Citation: Sherman MY (2004) Yeast Prions: Protein Aggregation Is Not Enough. PLoS Biol 2(4): e125. https://doi.org/10.1371/journal.pbio.0020125
Published: April 13, 2004
Copyright: © 2004 Michael Sherman. This is an open-access article distributed under the terms of the Creative Commons Attribution License, which permits unrestricted use, distribution, and reproduction in any medium, provided the original work is properly cited.
Abbreviations: CPEB, cytoplasmic polyadenylation element-binding protein; GFP, green fluorescent protein
Many damaged and mutant polypeptides, as well as some normal proteins, have a tendency to aggregate in cells. Some protein aggregates are capable of “dividing” and propagating in cells, leading to formation of similar aggregates in daughter cells or even in neighboring cells due to “infection.” These self-propagating protein aggregates are called prions and constitute the basis of prion diseases. The infectious agent in these diseases is an abnormal conformation of the PrP protein (PrPSc), which makes it protease-resistant and initiates its aggregation (Prusiner 1998). The abnormal aggregated species can recruit normal soluble PrP molecules into aggregates, thus inactivating them. The aggregates of PrPSc can proliferate within cells and be transmitted to other cells and tissues, leading to the spread of neurotoxicity.
While so far only one prion protein is known in mammals, several prion-like proteins capable of forming self-propagating aggregates have been found in various yeast species. The common structural feature of yeast prion proteins is the so-called prion domain, characterized by the high content of glutamines (Q) and asparagines (N) (DePace et al. 1998; Michelitsch and Weissman 2000), also known as the Q/N-rich domain. The prion domains are the major structural determinants that are solely responsible for the polypeptide aggregation and propagation of the aggregates. Interestingly, the mammalian PrPSc is fundamentally different from yeast prions, since it lacks a Q/N-rich domain, indicating that distinct structural features are responsible for its ability to form self-propagating aggregates. The Q/N-rich domains in yeast prions are transferable in that, when fused to a heterologous polypeptide, they confer prion properties to this polypeptide. With a low probability, soluble proteins with prion domains can change conformation to form self-propagating aggregates, which can be transmitted to daughter cells (Lindquist 1997) (Figure 1). As with PrPSc, yeast prions efficiently recruit soluble molecules of the same species, thus inactivating them (Lindquist 1997; Chernoff 2001; Wickner et al. 2001). Also with low probability, the aggregation-prone conformation of yeast prion proteins can reverse to a soluble functional conformation. Certain yeast prion proteins, when in soluble conformation, function in important pathways; e.g., Sup35 (forming [PSI+] prion) controls termination of translation, and Ure2 (forming [URE3+] prion) controls some membrane transporter systems. Aggregation of these proteins leads to phenotypes (e.g., suppression of nonsense mutations or transport defects) inherited in a non-Mendelian fashion owing to the nonchromosomal basis of the inheritance.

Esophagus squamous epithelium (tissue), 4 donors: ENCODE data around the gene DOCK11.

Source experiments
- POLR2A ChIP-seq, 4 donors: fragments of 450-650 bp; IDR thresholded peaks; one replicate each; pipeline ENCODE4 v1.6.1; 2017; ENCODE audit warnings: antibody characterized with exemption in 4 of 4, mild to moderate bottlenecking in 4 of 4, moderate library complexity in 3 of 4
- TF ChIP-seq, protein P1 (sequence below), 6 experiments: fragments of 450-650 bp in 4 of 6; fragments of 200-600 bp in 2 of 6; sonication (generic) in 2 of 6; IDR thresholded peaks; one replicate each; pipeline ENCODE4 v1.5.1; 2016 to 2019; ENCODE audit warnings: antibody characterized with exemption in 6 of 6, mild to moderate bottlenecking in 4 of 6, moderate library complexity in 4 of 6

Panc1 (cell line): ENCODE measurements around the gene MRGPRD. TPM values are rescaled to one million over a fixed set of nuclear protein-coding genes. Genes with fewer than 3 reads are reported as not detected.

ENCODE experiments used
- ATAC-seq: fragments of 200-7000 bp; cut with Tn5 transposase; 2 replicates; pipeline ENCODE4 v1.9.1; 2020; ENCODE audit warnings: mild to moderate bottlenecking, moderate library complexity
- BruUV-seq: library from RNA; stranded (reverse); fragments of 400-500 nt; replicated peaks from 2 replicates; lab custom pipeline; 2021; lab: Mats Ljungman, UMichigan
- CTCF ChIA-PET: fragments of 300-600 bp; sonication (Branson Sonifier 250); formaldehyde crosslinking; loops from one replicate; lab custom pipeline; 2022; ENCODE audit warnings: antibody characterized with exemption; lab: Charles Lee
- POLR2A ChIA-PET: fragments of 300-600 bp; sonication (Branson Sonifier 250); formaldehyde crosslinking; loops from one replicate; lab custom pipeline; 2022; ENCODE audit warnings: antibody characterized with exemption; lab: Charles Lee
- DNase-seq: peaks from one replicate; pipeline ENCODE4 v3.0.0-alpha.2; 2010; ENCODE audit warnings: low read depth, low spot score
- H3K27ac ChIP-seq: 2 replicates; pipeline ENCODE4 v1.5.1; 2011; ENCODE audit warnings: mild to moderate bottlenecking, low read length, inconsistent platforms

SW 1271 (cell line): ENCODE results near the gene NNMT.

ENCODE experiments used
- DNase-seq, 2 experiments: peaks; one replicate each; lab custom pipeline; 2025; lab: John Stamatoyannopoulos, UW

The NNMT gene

A remarkable feature of yeast prion proteins is their ability to produce distinct inherited “variants” of the prion. For example, [PSI+] prion could exist in several distinct forms that suppress termination of translation to different degrees. These “variants” of yeast prions are analogous to different prion “strains” of PrPSc, which cause versions of the disease with different incubation periods and different patterns of brain pathology. The molecular nature of distinct PrPSc strains is determined by specific stable conformations of PrP. Similarly, “variants” of yeast prions are explained by different stable conformation states of the corresponding prion proteins (Chien et al. 2003). Strict conformation requirements for aggregate formation can also explain interspecies transmission barriers, where prion domains of Sup35 derived from other yeast species cannot cause formation of [PSI+] prion in Saccharomyces cerevisiae, in spite of a high degree of homology. This observation is very intriguing, especially in light of a recent finding that prion conformation of some proteins is required for formation of prions by the other proteins. For example, for de novo formation of [PSI+] prion, a distinct prion [RNQ+] should be present in a cell (Derkatch et al. 2001; Osherovich and Weissman 2001), probably in order to cross-seed Sup35 aggregates. This is in spite of relatively limited homology between the prion domains of these proteins. The apparent contradiction between the interspecies transmission barriers of very homologous prion proteins and possible cross-seeding of aggregates by prion proteins with more limited homology represents an interesting biological problem. On the other hand, this apparent contradiction may indicate that prion formation is a more complicated process than we currently think and that it may involve many cellular factors.